FINANCIAL EXPLOITATION IN PRISONS
When it comes to essential financial services, persons in prison and their families are often forced to deal with organizations that charge exorbitant prices, according to the government’s predatory lending watchdog.
Consumer Financial Protection Bureau recently released a study detailing how private companies take advantage of inmates and their families—a captive market—to overpay for services like transferring money, making phone calls, and so on. When it comes to prisoners’ release money (jail wages, refunded money, and in many states, a small amount of cash to help with necessities), financial institutions are prohibited by law from making them use their services. The Bureau reminded financial institutions that they are not permitted to force government benefit recipients to use their services.
To the CFPB’s dismay, the costs of being incarcerated, from posting bail to court fees to accessing money while confined to deducting charges from benefits after release, can be unfair and harmful to both prisoners and their families at every point. They said they’ll keep looking into it. They’re particularly concerned about ensuring that a person’s criminal record isn’t used to limit their future employment opportunities once released from prison.
According to a news statement issued by CFPB Director Rohit Chopra in conjunction with the findings, “many jailed individuals and their families face outrageous fees for essential financial services.” Prisoner reentry is made more difficult when private companies interfere.
Even after an offender has fulfilled their time, the financial toll of their incarceration might linger for years. Loans may be more expensive or impossible to obtain if a person lacks a steady source of income. One study indicated that a former prisoner’s average credit score was 50 points lower than that of individuals who hadn’t served time, making it more challenging to get a job or a place to live. While in prison, debt and delinquencies build up, and payments go unpaid, resulting in a lower credit score.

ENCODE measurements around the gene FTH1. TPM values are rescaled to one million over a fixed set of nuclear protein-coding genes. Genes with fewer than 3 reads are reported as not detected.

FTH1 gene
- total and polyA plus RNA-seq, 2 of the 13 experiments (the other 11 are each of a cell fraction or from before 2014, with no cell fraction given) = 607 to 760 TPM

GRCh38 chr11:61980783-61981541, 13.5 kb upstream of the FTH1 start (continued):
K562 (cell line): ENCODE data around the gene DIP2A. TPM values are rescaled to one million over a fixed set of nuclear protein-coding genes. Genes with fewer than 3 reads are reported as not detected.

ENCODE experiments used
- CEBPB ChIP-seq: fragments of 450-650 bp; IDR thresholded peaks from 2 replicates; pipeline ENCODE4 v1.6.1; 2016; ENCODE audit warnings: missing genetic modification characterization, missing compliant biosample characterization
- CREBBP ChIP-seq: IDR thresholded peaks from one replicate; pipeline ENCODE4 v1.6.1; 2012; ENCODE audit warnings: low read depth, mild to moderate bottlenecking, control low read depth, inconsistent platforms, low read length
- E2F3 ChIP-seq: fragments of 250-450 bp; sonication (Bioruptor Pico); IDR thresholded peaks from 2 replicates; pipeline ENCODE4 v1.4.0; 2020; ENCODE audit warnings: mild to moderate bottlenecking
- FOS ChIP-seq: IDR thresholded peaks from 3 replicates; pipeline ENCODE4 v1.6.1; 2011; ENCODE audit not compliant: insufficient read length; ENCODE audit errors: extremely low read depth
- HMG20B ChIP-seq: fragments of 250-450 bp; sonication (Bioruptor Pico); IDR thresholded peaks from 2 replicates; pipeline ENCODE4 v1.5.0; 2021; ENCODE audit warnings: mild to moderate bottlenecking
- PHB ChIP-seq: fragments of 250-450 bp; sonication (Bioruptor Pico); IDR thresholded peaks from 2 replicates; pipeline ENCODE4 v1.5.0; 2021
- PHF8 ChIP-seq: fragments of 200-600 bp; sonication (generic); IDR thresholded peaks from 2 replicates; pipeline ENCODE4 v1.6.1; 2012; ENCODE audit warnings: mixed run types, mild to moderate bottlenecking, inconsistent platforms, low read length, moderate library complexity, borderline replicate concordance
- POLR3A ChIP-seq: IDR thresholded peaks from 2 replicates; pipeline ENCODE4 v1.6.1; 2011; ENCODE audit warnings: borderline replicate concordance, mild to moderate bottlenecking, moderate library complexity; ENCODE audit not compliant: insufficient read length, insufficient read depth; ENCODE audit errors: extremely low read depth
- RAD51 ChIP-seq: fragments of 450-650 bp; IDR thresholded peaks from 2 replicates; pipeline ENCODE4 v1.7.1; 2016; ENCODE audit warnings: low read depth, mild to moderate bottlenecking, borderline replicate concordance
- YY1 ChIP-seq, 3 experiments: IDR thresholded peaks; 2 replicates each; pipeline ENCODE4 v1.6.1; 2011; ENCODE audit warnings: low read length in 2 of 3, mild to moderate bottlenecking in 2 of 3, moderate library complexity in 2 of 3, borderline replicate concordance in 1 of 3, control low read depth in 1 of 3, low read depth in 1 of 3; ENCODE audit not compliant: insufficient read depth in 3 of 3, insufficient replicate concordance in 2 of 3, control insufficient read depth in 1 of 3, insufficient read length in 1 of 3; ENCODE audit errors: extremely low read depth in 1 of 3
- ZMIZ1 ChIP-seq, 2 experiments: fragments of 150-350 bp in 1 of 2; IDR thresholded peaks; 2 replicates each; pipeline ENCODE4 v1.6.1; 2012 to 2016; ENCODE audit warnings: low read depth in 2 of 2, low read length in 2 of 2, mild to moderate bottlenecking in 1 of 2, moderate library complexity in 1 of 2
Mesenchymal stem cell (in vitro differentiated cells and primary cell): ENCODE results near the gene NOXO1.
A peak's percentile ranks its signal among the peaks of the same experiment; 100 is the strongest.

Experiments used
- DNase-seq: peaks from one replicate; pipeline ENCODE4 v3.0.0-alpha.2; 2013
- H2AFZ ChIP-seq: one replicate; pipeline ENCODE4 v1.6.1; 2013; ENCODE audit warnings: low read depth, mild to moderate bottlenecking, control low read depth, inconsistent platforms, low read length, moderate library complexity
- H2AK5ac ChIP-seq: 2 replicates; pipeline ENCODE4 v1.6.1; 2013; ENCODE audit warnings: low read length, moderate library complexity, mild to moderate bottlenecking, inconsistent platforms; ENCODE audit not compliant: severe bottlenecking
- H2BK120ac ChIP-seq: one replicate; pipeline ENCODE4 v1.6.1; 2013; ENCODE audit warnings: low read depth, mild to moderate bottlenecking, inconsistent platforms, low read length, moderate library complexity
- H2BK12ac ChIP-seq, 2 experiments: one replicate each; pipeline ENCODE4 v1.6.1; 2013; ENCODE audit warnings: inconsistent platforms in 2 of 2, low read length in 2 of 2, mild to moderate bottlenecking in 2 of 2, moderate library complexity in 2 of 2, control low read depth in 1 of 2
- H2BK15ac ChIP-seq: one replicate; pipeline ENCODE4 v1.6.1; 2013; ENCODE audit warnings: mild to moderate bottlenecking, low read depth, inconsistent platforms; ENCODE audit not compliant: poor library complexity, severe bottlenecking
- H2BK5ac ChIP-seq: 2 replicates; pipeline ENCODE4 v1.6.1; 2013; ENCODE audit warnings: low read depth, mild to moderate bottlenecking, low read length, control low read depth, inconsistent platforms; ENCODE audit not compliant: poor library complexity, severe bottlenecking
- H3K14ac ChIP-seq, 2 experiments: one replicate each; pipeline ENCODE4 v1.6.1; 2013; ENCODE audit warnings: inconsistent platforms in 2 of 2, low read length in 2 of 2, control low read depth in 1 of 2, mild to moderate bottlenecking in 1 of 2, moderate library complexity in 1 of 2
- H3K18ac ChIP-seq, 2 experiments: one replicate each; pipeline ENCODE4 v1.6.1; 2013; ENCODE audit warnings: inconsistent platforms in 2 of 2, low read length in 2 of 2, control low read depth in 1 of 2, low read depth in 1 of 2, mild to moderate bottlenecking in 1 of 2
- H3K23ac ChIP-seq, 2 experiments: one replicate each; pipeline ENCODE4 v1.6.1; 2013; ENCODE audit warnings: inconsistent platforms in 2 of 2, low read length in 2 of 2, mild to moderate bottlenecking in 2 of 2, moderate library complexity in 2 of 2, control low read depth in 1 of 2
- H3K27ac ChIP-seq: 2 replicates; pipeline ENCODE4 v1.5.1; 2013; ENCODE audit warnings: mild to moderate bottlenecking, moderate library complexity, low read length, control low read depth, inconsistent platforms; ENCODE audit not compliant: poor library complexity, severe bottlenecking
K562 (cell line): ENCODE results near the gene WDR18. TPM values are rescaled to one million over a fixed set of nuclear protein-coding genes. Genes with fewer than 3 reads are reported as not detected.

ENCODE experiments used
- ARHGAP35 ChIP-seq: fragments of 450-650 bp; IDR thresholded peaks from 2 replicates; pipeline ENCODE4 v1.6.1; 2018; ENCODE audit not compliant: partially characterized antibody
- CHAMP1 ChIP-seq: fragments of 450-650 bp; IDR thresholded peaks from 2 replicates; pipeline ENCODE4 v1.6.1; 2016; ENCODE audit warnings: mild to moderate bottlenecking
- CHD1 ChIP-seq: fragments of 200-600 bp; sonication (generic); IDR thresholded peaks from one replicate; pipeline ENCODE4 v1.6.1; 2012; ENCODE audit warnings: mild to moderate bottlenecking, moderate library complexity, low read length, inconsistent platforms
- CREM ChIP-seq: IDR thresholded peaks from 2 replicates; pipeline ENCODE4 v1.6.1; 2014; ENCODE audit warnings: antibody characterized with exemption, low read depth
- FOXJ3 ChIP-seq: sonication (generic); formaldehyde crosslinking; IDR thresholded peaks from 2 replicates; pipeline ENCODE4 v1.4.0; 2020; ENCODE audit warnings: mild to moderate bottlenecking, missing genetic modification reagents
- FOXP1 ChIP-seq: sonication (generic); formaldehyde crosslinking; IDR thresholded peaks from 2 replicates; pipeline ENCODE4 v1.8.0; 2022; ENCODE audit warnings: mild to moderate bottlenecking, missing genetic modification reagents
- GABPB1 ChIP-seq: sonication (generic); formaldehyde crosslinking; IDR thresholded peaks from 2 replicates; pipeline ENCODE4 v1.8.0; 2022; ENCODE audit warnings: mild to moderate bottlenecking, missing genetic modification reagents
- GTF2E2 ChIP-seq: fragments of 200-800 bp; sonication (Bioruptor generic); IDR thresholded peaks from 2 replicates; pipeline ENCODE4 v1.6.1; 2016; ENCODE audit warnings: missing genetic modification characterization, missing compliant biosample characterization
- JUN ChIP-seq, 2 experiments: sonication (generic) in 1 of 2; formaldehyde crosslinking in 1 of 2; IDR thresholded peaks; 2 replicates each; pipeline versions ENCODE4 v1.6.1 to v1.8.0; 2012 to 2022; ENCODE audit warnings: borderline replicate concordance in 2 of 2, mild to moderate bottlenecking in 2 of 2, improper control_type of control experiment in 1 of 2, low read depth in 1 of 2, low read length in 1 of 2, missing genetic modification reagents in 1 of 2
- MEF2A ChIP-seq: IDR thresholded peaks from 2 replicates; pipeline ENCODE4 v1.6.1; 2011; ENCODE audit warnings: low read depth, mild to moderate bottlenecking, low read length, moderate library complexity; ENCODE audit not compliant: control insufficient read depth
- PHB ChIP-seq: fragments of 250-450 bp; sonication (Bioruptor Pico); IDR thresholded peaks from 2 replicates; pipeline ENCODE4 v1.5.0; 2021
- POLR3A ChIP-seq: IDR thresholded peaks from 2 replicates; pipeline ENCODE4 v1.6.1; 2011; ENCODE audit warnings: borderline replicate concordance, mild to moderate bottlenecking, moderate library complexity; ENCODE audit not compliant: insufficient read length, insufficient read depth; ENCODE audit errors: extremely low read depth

The Consumer Financial Protection Bureau (CFPB) cited prepaid debit cards as an example of widespread “predatory practices.” (In October, the Bureau ordered JPay, a jail financial services business, to pay $6 million for illegally charging people exiting prison fees to access their own money.). “Reforming certain prior business practices” was what Aventiv Technologies, JPay’s parent company, said it was doing at the time.
According to the government, only a few organizations control money transfers, making it difficult for families to transfer funds to commissary accounts without incurring fees. Sending $40 to a relative in a Louisiana state prison, for example, cost families $6.50, a 16 percent cut for the company handling the transfers.
Other instances include the ability of firms to demand exorbitant prices for inmates’ use of digital music, email, and phone calls, due to exclusive relationships with prisons.
While the CFPB’s attention is an excellent first step, a more significant government effort is needed, said prison reform activists.
“We need to go beyond punishing firms for lying to consumers and begin to regulate the prices they charge, the extra fees, and the poor-quality services.”. Furthermore, the Federal Trade Commission (FTC) and other government agencies must be more aggressive in pursuing criminal justice reform than the Consumer Financial Protection Bureau (CFPB) has recently been.